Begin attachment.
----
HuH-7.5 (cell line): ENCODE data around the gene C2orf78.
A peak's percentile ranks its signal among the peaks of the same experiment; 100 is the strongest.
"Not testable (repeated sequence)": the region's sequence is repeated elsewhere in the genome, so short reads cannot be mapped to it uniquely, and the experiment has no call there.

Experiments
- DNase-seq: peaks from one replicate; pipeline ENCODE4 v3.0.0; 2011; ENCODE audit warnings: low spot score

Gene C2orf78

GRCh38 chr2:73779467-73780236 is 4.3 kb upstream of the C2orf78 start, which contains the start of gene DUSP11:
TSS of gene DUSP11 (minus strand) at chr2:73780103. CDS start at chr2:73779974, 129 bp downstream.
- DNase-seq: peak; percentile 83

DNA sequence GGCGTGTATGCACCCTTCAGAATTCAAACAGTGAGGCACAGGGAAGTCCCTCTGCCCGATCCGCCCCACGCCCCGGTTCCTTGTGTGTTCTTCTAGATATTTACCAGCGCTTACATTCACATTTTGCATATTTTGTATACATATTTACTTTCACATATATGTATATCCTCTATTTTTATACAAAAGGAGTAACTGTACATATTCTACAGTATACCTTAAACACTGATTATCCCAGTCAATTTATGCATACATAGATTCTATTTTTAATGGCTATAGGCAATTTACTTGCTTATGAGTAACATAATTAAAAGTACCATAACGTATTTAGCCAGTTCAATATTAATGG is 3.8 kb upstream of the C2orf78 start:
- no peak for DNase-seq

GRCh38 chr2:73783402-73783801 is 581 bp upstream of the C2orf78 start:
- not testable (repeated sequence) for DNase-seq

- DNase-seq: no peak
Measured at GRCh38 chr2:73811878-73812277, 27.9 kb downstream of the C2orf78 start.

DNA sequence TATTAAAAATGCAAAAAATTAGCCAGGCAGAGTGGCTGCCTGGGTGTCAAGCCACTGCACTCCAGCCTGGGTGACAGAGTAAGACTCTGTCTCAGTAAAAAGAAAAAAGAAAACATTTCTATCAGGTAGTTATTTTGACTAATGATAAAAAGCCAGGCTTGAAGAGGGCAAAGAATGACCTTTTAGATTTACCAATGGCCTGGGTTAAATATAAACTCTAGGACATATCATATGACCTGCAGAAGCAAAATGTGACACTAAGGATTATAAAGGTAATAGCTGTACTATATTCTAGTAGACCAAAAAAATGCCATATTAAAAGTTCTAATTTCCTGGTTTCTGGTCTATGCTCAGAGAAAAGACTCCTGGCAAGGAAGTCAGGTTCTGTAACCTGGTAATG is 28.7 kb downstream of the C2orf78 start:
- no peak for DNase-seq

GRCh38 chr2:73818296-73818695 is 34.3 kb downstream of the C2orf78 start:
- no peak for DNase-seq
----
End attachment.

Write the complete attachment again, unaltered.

HuH-7.5 (cell line): ENCODE data around the gene C2orf78.
A peak's percentile ranks its signal among the peaks of the same experiment; 100 is the strongest.
"Not testable (repeated sequence)": the region's sequence is repeated elsewhere in the genome, so short reads cannot be mapped to it uniquely, and the experiment has no call there.

Experiments
- DNase-seq: peaks from one replicate; pipeline ENCODE4 v3.0.0; 2011; ENCODE audit warnings: low spot score

Gene C2orf78

GRCh38 chr2:73779467-73780236 is 4.3 kb upstream of the C2orf78 start, which contains the start of gene DUSP11:
TSS of gene DUSP11 (minus strand) at chr2:73780103. CDS start at chr2:73779974, 129 bp downstream.
- DNase-seq: peak; percentile 83

DNA sequence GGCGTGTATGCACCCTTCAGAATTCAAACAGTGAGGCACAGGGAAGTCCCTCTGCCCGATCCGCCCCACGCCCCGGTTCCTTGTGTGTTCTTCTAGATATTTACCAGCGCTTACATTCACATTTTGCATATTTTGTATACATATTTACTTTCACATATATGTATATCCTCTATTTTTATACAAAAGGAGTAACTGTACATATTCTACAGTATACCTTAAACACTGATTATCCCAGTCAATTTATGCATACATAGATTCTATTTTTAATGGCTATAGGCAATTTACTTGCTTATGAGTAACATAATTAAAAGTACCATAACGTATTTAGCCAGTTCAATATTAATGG is 3.8 kb upstream of the C2orf78 start:
- no peak for DNase-seq

GRCh38 chr2:73783402-73783801 is 581 bp upstream of the C2orf78 start:
- not testable (repeated sequence) for DNase-seq

- DNase-seq: no peak
Measured at GRCh38 chr2:73811878-73812277, 27.9 kb downstream of the C2orf78 start.

DNA sequence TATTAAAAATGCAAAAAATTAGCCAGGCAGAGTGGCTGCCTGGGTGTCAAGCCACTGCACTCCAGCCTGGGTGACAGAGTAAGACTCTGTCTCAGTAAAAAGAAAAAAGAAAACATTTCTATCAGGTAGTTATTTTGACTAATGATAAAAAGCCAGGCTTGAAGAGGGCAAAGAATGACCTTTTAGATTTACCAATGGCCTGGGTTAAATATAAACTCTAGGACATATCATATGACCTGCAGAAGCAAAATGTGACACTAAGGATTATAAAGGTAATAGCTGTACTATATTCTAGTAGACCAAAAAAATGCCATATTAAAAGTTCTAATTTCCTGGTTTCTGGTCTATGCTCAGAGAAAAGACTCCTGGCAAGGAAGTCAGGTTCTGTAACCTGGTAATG is 28.7 kb downstream of the C2orf78 start:
- no peak for DNase-seq

GRCh38 chr2:73818296-73818695 is 34.3 kb downstream of the C2orf78 start:
- no peak for DNase-seq